Take insurance seriously – Singh tells homeowners, businesses

…companies need to market insurance products better

Many homeowners and businesses in Guyana pay little attention to having their assets insured. They fail to realise the dire consequences which could confront them if some unfortunate event were to occur.

An artist’s impression of the new Assuria Head Office at Carmichael and Church Streets, Georgetown

Senior Minister with the responsibility of Finance, Dr Ashni Singh, on Wednesday recognised this trend, and urged stakeholders to re-evaluate their position to handle such losses. At a sod turning event for new Assuria Headquarters, he emphasised that most people tend to reconsider their choices after standing on the aftermath of a calamitous experience such as death, or a fire, which can affect an entire family.

Finance Minister, Dr Ashni Singh

“I want to say in the most emphatic terms possible that insurance is an indispensable stable in any company’s and any household’s risk management toolkit. You can’t speak of risk management, either from a business standpoint or even household standpoint, without considering the importance of insurance,” he explained.
The minister recognised that frequently, the minimum insurance is taken just to abide with legal prerequisites.
“When you suffer a calamity, you discover the dire straits that you’re in; likewise with businesses. This is not something that is unique to households, it’s something that businesses face as well. Sometimes you think you might be saving by taking the absolute minimum insurance. We take the absolute minimum just to get by, or the law says we must get some minimum insurance.”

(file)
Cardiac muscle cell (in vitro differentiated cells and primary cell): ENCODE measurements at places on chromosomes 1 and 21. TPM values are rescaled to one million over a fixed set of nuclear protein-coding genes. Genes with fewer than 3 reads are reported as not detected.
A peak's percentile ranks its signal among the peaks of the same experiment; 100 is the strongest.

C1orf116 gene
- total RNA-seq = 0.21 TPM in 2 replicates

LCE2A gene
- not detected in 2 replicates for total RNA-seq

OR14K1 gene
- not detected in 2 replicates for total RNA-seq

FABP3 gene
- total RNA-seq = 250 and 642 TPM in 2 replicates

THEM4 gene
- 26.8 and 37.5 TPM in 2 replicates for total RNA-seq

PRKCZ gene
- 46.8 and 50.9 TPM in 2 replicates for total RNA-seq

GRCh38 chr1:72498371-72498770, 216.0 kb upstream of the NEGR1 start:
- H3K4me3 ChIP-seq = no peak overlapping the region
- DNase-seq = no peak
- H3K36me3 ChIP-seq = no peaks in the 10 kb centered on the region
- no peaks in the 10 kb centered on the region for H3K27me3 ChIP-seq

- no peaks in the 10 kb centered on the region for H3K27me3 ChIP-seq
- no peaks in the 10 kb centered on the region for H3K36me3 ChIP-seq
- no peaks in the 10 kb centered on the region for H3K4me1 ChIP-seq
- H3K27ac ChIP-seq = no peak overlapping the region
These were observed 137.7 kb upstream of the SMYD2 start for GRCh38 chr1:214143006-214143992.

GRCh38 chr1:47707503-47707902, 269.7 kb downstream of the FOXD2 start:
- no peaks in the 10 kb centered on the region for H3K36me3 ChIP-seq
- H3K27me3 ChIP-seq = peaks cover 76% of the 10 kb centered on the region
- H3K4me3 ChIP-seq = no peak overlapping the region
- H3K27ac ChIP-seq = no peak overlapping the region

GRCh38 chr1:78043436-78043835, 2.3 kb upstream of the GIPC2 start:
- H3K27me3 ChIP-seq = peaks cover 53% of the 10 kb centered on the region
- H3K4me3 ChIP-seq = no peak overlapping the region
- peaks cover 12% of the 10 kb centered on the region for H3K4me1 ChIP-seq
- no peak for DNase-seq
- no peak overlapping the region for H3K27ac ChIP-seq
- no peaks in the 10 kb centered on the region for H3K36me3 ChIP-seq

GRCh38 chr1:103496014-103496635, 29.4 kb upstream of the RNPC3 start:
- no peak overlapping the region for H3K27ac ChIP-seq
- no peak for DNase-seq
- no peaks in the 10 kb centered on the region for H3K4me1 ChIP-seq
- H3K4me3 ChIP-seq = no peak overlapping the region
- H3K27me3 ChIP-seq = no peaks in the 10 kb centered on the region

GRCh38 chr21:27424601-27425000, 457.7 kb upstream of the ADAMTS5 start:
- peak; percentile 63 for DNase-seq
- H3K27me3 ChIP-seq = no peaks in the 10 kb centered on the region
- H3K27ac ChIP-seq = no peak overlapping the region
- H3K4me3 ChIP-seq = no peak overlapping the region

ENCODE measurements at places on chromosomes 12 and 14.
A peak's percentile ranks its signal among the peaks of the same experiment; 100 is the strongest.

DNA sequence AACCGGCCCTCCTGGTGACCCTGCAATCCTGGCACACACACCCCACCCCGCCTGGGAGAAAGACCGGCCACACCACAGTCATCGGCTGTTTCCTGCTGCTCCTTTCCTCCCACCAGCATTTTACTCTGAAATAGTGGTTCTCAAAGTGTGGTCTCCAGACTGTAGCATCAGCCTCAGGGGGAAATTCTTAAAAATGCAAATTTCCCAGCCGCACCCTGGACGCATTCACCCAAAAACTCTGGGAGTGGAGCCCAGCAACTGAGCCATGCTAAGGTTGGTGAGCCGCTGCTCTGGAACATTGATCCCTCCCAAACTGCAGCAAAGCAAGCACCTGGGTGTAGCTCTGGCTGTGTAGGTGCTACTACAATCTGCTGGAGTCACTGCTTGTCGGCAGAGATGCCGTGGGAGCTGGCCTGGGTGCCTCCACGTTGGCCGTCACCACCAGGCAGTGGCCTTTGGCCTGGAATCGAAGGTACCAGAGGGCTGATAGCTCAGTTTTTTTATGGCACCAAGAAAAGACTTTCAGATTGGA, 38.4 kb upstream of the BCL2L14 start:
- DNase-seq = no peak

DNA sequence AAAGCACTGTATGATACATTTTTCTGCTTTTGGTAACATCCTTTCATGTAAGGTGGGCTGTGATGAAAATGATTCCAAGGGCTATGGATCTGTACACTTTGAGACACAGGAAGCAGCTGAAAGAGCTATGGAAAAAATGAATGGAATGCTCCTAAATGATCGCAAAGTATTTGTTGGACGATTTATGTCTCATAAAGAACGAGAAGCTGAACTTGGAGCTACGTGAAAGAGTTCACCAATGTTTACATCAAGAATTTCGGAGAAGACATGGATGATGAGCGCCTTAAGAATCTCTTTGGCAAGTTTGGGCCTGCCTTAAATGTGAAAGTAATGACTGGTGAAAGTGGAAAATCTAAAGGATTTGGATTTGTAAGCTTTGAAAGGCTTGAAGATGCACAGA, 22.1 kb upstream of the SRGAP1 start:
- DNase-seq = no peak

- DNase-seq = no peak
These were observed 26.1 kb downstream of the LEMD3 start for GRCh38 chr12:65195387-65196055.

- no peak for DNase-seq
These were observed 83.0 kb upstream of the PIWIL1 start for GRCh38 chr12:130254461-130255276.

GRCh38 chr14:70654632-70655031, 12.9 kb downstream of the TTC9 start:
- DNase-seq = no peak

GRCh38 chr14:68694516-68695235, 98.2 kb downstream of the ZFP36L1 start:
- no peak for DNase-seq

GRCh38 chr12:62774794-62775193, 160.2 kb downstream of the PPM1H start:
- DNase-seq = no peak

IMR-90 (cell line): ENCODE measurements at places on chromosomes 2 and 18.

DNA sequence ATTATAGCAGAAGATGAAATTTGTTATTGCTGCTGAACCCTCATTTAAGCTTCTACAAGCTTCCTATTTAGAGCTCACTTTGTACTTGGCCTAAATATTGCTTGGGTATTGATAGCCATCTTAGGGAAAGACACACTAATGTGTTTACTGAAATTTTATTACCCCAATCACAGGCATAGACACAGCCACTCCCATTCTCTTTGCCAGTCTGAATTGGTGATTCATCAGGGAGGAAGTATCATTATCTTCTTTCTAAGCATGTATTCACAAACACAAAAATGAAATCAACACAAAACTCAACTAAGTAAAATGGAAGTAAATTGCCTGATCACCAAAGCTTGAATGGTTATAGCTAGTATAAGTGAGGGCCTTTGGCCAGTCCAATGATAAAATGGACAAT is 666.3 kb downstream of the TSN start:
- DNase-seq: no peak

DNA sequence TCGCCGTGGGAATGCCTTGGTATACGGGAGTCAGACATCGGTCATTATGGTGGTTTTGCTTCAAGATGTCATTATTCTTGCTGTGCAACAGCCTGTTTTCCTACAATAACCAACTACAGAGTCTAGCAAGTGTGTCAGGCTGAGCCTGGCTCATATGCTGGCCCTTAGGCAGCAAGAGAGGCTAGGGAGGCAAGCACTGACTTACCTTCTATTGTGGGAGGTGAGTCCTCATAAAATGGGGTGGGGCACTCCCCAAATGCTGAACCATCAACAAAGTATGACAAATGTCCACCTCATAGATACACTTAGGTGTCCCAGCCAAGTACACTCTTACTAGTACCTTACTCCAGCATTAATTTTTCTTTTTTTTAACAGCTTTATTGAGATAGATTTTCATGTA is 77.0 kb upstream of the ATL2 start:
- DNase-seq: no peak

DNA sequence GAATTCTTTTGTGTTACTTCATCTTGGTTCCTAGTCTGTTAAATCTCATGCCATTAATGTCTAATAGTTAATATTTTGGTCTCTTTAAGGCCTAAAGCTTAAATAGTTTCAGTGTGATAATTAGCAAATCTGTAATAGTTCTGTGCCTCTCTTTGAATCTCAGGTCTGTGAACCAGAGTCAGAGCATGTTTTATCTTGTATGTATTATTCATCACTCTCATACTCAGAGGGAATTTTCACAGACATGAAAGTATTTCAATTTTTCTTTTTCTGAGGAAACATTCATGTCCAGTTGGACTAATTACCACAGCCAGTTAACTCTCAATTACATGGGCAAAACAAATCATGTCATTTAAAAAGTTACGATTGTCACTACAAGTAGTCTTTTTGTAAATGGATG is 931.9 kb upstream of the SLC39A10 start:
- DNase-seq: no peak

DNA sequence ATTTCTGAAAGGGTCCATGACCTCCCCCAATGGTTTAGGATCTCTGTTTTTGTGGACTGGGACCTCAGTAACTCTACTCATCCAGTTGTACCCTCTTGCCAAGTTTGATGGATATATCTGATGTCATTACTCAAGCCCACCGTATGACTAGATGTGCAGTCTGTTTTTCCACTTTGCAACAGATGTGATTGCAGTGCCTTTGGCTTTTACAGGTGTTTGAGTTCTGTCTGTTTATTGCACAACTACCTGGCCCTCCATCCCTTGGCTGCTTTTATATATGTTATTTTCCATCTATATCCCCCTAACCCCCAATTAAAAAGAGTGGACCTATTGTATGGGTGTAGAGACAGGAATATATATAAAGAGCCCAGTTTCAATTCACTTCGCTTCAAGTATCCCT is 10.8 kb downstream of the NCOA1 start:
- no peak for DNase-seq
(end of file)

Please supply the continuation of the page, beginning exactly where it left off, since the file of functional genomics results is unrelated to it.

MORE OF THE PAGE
However, a closer look shows that insurance helps to mitigate risks which cannot be eliminated at a household or business level. Guyanese were advised to have their assets properly secured – a feasible decision against any disastrous happening.
“You might not appreciate the importance of insurance until you consider, at a household level, what happens to your family if you suffer a calamitous experience…I want to urge every Guyanese business and household to pause and look long and hard at the risks you face and how you can mitigate those risks using insurance products,” Singh shared.

Meanwhile, he explained that there is still a gap to be filled by insurance companies in keeping the public educated on these life decisions and the methods used to market their product.
“I think the insurance sector needs to do more to educate people about why insurance is important and why insurance is really indispensable…I really feel that every business and household needs to think carefully about what the risks are that they face, and what insurance products are available to help them mitigate those risks. You’re not going to be able to eliminate all the risks,” he cautioned.
According to him, the industry needs to revive public awareness and appreciation for the value of insurance, especially as a risk management instrument.
The Finance Minister added, “I would also like the industry to reflect on how it can constantly introduce new products, products that will respond to the new realities which we live. I’d encourage the industry to examine new ways in which you can innovate and introduce new products that increasingly can make available to the Guyanese community additional tools, additional instruments, additional products, so that they can better avail themselves of the products you sell and better manage their risks.”
The sod turning event heralded the start of construction on an office for Assuria at Carmichael and Church Streets, Georgetown. It would cost over $800 million. The office is being constructed by Nabi Construction Incorporated, and would likely be completed in 14 months’ time.
Assuria noted that this venture and multi-million-dollar investment is a signal of the company’s commitment to the Guyanese market. (G12)